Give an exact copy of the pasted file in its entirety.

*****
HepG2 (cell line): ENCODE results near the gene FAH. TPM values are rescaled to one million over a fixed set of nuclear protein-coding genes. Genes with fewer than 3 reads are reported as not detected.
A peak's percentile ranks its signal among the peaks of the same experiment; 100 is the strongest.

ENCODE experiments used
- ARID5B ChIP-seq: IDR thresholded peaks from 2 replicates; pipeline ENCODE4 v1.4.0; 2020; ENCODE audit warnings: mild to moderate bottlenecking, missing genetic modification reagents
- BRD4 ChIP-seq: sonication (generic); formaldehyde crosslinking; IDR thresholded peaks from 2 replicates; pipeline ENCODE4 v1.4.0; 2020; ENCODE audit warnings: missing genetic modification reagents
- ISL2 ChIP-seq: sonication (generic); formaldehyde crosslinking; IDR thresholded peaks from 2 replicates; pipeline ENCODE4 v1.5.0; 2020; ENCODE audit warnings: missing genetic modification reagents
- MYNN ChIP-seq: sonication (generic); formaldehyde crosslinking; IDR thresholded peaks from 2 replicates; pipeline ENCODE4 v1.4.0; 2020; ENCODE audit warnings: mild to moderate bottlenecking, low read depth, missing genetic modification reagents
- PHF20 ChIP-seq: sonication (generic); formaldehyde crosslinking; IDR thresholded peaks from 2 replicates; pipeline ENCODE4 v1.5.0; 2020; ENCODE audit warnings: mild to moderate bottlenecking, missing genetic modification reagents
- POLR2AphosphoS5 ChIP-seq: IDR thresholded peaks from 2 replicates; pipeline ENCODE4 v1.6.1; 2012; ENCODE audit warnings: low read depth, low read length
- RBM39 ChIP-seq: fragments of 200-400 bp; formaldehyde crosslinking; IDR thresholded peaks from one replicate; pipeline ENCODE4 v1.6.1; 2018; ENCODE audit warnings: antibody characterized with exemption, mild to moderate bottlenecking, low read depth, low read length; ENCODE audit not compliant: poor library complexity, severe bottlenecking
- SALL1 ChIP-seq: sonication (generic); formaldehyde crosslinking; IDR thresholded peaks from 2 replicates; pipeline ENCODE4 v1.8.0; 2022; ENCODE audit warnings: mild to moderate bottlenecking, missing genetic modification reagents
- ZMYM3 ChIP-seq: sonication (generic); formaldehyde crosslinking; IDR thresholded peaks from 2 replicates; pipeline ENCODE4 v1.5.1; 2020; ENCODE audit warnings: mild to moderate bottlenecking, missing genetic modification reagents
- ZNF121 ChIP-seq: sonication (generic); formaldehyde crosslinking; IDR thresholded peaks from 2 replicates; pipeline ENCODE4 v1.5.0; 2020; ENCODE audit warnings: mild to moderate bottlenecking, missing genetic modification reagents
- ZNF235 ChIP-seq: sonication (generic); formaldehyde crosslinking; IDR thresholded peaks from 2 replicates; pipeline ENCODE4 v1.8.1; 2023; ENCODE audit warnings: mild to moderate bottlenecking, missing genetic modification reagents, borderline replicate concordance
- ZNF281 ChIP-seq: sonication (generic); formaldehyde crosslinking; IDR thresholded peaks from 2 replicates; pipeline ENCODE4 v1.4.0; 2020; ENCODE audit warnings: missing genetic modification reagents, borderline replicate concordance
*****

HepG2 (cell line): ENCODE results near the gene FAH. TPM values are rescaled to one million over a fixed set of nuclear protein-coding genes. Genes with fewer than 3 reads are reported as not detected.
A peak's percentile ranks its signal among the peaks of the same experiment; 100 is the strongest.

ENCODE experiments used
- ARID5B ChIP-seq: IDR thresholded peaks from 2 replicates; pipeline ENCODE4 v1.4.0; 2020; ENCODE audit warnings: mild to moderate bottlenecking, missing genetic modification reagents
- BRD4 ChIP-seq: sonication (generic); formaldehyde crosslinking; IDR thresholded peaks from 2 replicates; pipeline ENCODE4 v1.4.0; 2020; ENCODE audit warnings: missing genetic modification reagents
- ISL2 ChIP-seq: sonication (generic); formaldehyde crosslinking; IDR thresholded peaks from 2 replicates; pipeline ENCODE4 v1.5.0; 2020; ENCODE audit warnings: missing genetic modification reagents
- MYNN ChIP-seq: sonication (generic); formaldehyde crosslinking; IDR thresholded peaks from 2 replicates; pipeline ENCODE4 v1.4.0; 2020; ENCODE audit warnings: mild to moderate bottlenecking, low read depth, missing genetic modification reagents
- PHF20 ChIP-seq: sonication (generic); formaldehyde crosslinking; IDR thresholded peaks from 2 replicates; pipeline ENCODE4 v1.5.0; 2020; ENCODE audit warnings: mild to moderate bottlenecking, missing genetic modification reagents
- POLR2AphosphoS5 ChIP-seq: IDR thresholded peaks from 2 replicates; pipeline ENCODE4 v1.6.1; 2012; ENCODE audit warnings: low read depth, low read length
- RBM39 ChIP-seq: fragments of 200-400 bp; formaldehyde crosslinking; IDR thresholded peaks from one replicate; pipeline ENCODE4 v1.6.1; 2018; ENCODE audit warnings: antibody characterized with exemption, mild to moderate bottlenecking, low read depth, low read length; ENCODE audit not compliant: poor library complexity, severe bottlenecking
- SALL1 ChIP-seq: sonication (generic); formaldehyde crosslinking; IDR thresholded peaks from 2 replicates; pipeline ENCODE4 v1.8.0; 2022; ENCODE audit warnings: mild to moderate bottlenecking, missing genetic modification reagents
- ZMYM3 ChIP-seq: sonication (generic); formaldehyde crosslinking; IDR thresholded peaks from 2 replicates; pipeline ENCODE4 v1.5.1; 2020; ENCODE audit warnings: mild to moderate bottlenecking, missing genetic modification reagents
- ZNF121 ChIP-seq: sonication (generic); formaldehyde crosslinking; IDR thresholded peaks from 2 replicates; pipeline ENCODE4 v1.5.0; 2020; ENCODE audit warnings: mild to moderate bottlenecking, missing genetic modification reagents
- ZNF235 ChIP-seq: sonication (generic); formaldehyde crosslinking; IDR thresholded peaks from 2 replicates; pipeline ENCODE4 v1.8.1; 2023; ENCODE audit warnings: mild to moderate bottlenecking, missing genetic modification reagents, borderline replicate concordance
- ZNF281 ChIP-seq: sonication (generic); formaldehyde crosslinking; IDR thresholded peaks from 2 replicates; pipeline ENCODE4 v1.4.0; 2020; ENCODE audit warnings: missing genetic modification reagents, borderline replicate concordance